One hundred thirty-one C4 Grand Sports were on display at Carlisle this year, fully 13 per
Like many good event organizers, the people behind the yearly Corvettes at Carlisle show are ever mindful of history. So, it was no surprise that last year's show celebrated the 10th birthday of the '96 Corvette Grand Sport. The Grand Sport (GS) was a limited-edition model (only 1,000 were built) intended to evoke the Corvette's racing heritage and commemorate the final year of C4 production. The Carlisle event saw 131 GS cars on display, including one of the '63 racers upon which the '96 version was based.
The original GS is perhaps the most talked-about-and certainly the most valuable-Corvette built since the car's introduction in 1953. GS No. 001, displayed at the Carlisle show, is one of only five C2-based GS cars built by GM. Two (Nos. 001 and 002) were roadsters, and three were coupes. All five reside with collectors and are rarely seen.
Before we proceed any further, a little background: GM management's support of a 1957 American Automobile Association ban on racing was a serious blow to Chief Engineer Zora Arkus-Duntov and the Corvette team. A racer at heart, Zora knew that the Corvette needed to win on the racetrack in order to be successful in the showroom. He fought the racing ban in many creative ways, but his goal of racing Corvettes at Le Mans remained unfulfilled. When the Sting Ray was under development, Zora and his team saw an opportunity to build a special Corvette.
The Sting Ray was a tremendous improvement over its predecessor, but it had one major flaw: weight. So, Corvette engineering started working on a 2,000-pound, high-horsepower project car called "the lightweight." This car would become the Grand Sport. The engineering team's goal was to build 125 examples and get Federation Internationale de l'Automobile (FIA) approval. The cars would then be sold to amateur racers and, hopefully, raced at Le Mans.
Work progressed in secret, and the proper paperwork was submitted to the FIA for approval. Five cars were completed, and testing began at various racetracks. In 1963, three cars (Nos. 003, 004, and 005) were loaned to Mecom Racing in Houston, who raced them at Speed Weeks in Nassau, Bahamas. The lightweight Vettes blew the Cobras into the weeds.
Zora's next goal was to run Daytona in February 1964. Unfortunately, word of the project leaked out to GM's senior management. He was ordered to stop all work and to destroy all of the tooling for the cars. Zora complied but found a way to sell the three existing coupes to private teams. He kept the two roadsters tucked away in a secret place.
This is one of two Grand Sport roadsters built by the Corvette engineering team.
The three coupes were successfully raced at various racetracks, including Nassau, Sebring, Watkins Glen, and Road America. However, without factory development and backing, they faded quickly from the racing scene by the end of the '65 season.
In late 1965, retired sports-car driver Roger Penske bought the two remaining roadsters from GM. He formed a new Corvette team that included a '66 standard coupe with a prototype L88 engine and a prototype L88-powered GS roadster. He intended to race both cars at Daytona and Sebring. The coupe ran at Daytona and won its class, but the GS missed Daytona. Dick Guldstrand and Dick Thompson drove the GS at the '66 12 Hours of Sebring, where an off-course excursion put the car out of the race after 65 laps.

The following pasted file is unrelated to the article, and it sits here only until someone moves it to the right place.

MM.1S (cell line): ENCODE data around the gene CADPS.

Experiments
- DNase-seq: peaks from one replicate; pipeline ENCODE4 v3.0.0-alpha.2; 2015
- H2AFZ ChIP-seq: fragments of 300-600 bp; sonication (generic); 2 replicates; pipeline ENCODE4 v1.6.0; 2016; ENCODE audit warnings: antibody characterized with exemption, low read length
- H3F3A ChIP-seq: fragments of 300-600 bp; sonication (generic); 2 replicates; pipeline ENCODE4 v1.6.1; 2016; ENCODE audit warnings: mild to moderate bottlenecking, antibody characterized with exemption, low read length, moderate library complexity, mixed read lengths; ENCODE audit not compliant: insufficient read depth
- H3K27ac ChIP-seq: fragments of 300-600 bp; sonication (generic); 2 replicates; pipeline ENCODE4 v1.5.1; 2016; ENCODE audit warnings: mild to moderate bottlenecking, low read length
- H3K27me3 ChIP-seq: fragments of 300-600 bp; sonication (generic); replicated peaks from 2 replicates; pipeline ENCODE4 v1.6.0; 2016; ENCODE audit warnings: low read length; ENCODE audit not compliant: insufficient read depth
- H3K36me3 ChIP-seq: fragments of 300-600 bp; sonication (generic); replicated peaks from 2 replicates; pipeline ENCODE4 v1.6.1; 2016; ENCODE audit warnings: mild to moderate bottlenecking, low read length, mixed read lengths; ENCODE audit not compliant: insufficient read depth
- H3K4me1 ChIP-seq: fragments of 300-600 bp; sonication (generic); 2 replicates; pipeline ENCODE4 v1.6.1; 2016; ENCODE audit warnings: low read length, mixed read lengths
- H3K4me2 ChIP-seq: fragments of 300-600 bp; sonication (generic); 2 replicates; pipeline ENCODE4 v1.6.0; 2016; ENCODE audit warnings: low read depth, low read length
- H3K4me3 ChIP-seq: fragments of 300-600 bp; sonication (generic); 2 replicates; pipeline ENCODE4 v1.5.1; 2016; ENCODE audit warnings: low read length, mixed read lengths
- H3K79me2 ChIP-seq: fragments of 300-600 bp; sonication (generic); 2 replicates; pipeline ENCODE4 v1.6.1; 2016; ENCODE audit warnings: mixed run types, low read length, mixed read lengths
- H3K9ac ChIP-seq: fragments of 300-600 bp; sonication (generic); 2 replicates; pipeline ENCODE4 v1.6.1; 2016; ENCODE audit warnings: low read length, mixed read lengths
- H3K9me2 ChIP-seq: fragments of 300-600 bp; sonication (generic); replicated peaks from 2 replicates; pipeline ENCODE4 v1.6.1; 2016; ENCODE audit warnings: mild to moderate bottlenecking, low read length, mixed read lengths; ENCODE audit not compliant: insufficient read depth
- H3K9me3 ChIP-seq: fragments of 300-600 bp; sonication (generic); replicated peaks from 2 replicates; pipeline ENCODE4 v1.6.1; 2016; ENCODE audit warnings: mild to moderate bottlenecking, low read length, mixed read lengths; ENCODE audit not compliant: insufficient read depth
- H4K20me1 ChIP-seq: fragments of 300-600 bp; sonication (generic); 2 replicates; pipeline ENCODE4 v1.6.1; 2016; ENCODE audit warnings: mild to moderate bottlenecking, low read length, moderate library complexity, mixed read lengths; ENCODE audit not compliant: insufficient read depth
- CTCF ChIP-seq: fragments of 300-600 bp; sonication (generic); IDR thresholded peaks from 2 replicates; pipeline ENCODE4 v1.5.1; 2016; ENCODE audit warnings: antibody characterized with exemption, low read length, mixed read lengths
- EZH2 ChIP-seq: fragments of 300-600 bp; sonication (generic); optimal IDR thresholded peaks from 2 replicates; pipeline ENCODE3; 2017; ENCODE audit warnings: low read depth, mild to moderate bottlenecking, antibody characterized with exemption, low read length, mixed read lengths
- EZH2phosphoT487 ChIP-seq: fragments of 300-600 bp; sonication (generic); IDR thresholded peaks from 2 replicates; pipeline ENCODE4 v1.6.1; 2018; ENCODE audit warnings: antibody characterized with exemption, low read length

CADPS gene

Penske realized the car was out of date and sold it to John Mecom, who in turn sold No. 001 to amateur racer Jerry Hanna. Penske then sold the second remaining roadster to his friend, George Wintersteen. Wintersteen raced the car in the '66 United States Road Racing Championship series. At the end of the season, he sold the car to John Thorne for $6,700. Today, the five original GS cars rarely change hands. When they do, the selling price reaches seven digits.
GM engineer John Heinricy began his racing career in 1984, the same year the fourth-generation Corvette was introduced. He would go on to win many races in C4s during the car's twelve-year production run. As assistant chief engineer for the Corvette in 1996, Heinricy was a proponent of designer John Cafaro's heavily racing-inspired Grand Sport styling theme.
The '96 Grand Sport's paint was modeled after GS No. 003, which A.J. Foyt and John Cannon drove at Sebring in 1964. Each GS received the same red-white-and-blue paint scheme, along with special badging, a color-keyed interior, and a pair of fender flares designed to accommodate the 11-inch rear wheels. Under the hood, an uprated 330hp LT4 engine powered the six-speed cars. Each coupe and convertible carried a GS-only VIN. Collectors and enthusiasts-including Heinricy, who owns No. 001-quickly snapped up the cars. Like most Corvette enthusiasts who have caught the Grand Sport bug, he has no plans to sell it.
This was the only front-engine prototype entered at the Sebring race in 1966.
The lightweight GS roadster was so powerful, it would lift the front wheels off the ground
The No. 001 Grand Sport started life as a coupe, but the roof was removed in an effort to
As restored, the car has a lower windshield and lower side windows
GM used Grand Sport No. 003 as a model for the '96 version. The car was campaigned by Meco
This excellent reproduction of the No. 003 Grand Sport was seen at Carlisle. It's powered
This export Grand Sport convertible was delivered to a customer in Frankfurt, Germany. The
The black A-Mold wheels, red calipers, special paint, and badging are all part of the Gran
The owner of this '63 convertible married it with a wrecked '96 Grand Sport to create a un